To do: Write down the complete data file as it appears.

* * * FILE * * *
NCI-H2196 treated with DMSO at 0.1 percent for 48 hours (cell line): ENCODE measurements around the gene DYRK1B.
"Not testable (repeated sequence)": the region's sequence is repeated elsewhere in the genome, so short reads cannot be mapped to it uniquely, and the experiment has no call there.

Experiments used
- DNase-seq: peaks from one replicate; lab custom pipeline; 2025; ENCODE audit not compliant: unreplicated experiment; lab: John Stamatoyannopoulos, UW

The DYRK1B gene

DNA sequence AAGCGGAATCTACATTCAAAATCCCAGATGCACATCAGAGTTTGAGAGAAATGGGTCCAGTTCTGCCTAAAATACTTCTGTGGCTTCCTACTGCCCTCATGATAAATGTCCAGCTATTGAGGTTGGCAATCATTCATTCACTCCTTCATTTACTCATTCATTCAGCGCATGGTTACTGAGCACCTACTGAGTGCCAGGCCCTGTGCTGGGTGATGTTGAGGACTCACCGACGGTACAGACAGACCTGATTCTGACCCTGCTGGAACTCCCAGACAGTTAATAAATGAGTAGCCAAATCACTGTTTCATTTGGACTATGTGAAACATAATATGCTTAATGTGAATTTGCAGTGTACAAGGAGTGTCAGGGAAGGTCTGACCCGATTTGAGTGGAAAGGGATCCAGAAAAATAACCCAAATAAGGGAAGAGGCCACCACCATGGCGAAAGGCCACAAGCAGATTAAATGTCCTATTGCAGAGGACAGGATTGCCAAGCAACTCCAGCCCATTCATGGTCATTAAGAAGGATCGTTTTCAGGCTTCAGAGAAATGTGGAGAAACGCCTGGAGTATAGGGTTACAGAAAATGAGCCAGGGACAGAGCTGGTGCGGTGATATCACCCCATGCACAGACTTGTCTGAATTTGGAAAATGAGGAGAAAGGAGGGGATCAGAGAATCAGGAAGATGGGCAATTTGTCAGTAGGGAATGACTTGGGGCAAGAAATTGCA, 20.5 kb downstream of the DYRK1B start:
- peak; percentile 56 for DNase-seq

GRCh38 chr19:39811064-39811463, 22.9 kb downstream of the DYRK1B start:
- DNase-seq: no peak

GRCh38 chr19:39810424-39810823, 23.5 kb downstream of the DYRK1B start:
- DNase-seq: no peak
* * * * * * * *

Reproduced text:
NCI-H2196 treated with DMSO at 0.1 percent for 48 hours (cell line): ENCODE measurements around the gene DYRK1B.
"Not testable (repeated sequence)": the region's sequence is repeated elsewhere in the genome, so short reads cannot be mapped to it uniquely, and the experiment has no call there.

Experiments used
- DNase-seq: peaks from one replicate; lab custom pipeline; 2025; ENCODE audit not compliant: unreplicated experiment; lab: John Stamatoyannopoulos, UW

The DYRK1B gene

DNA sequence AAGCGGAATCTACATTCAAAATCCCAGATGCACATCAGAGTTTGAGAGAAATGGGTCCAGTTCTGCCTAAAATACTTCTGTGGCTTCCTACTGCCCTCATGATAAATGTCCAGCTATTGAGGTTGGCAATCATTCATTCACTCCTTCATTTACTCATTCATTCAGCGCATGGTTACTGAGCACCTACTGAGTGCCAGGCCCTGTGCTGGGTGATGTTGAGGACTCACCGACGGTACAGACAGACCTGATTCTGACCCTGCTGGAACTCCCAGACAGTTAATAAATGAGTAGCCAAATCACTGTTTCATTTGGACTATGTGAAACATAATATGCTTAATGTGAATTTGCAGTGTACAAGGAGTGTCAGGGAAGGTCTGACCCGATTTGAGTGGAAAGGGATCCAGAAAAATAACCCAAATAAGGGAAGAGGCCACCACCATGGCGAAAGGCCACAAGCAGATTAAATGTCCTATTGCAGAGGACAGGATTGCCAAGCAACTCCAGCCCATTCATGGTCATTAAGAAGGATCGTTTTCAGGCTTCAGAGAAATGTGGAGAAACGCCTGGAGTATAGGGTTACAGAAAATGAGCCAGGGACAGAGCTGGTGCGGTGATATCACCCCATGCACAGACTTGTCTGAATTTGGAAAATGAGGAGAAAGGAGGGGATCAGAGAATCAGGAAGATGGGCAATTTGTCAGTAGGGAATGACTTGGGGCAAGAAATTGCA, 20.5 kb downstream of the DYRK1B start:
- peak; percentile 56 for DNase-seq

GRCh38 chr19:39811064-39811463, 22.9 kb downstream of the DYRK1B start:
- DNase-seq: no peak

GRCh38 chr19:39810424-39810823, 23.5 kb downstream of the DYRK1B start:
- DNase-seq: no peak